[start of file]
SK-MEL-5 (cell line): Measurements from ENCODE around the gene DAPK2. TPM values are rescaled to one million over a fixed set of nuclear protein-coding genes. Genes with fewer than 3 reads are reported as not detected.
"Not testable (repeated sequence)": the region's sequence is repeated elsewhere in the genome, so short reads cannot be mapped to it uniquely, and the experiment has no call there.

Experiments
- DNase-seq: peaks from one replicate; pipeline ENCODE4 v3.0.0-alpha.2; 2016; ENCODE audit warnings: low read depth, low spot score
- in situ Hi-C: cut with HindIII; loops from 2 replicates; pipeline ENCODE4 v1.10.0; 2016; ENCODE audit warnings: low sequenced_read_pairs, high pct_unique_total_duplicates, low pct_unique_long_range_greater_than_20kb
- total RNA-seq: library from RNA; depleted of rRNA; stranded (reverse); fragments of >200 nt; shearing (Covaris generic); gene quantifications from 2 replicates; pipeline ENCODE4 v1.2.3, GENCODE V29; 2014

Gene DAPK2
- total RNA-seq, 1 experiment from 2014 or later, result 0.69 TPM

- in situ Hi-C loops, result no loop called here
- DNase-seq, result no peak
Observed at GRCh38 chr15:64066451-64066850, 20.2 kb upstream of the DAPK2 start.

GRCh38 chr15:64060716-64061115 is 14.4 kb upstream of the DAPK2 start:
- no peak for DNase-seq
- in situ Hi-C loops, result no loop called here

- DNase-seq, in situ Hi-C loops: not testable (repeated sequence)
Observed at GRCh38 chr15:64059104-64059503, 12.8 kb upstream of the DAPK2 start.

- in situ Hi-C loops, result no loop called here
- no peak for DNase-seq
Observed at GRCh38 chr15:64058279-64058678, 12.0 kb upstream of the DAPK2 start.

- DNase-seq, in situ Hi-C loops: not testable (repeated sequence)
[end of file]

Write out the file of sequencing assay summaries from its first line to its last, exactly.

SK-MEL-5 (cell line): Measurements from ENCODE around the gene DAPK2. TPM values are rescaled to one million over a fixed set of nuclear protein-coding genes. Genes with fewer than 3 reads are reported as not detected.
"Not testable (repeated sequence)": the region's sequence is repeated elsewhere in the genome, so short reads cannot be mapped to it uniquely, and the experiment has no call there.

Experiments
- DNase-seq: peaks from one replicate; pipeline ENCODE4 v3.0.0-alpha.2; 2016; ENCODE audit warnings: low read depth, low spot score
- in situ Hi-C: cut with HindIII; loops from 2 replicates; pipeline ENCODE4 v1.10.0; 2016; ENCODE audit warnings: low sequenced_read_pairs, high pct_unique_total_duplicates, low pct_unique_long_range_greater_than_20kb
- total RNA-seq: library from RNA; depleted of rRNA; stranded (reverse); fragments of >200 nt; shearing (Covaris generic); gene quantifications from 2 replicates; pipeline ENCODE4 v1.2.3, GENCODE V29; 2014

Gene DAPK2
- total RNA-seq, 1 experiment from 2014 or later, result 0.69 TPM

- in situ Hi-C loops, result no loop called here
- DNase-seq, result no peak
Observed at GRCh38 chr15:64066451-64066850, 20.2 kb upstream of the DAPK2 start.

GRCh38 chr15:64060716-64061115 is 14.4 kb upstream of the DAPK2 start:
- no peak for DNase-seq
- in situ Hi-C loops, result no loop called here

- DNase-seq, in situ Hi-C loops: not testable (repeated sequence)
Observed at GRCh38 chr15:64059104-64059503, 12.8 kb upstream of the DAPK2 start.

- in situ Hi-C loops, result no loop called here
- no peak for DNase-seq
Observed at GRCh38 chr15:64058279-64058678, 12.0 kb upstream of the DAPK2 start.

- DNase-seq, in situ Hi-C loops: not testable (repeated sequence)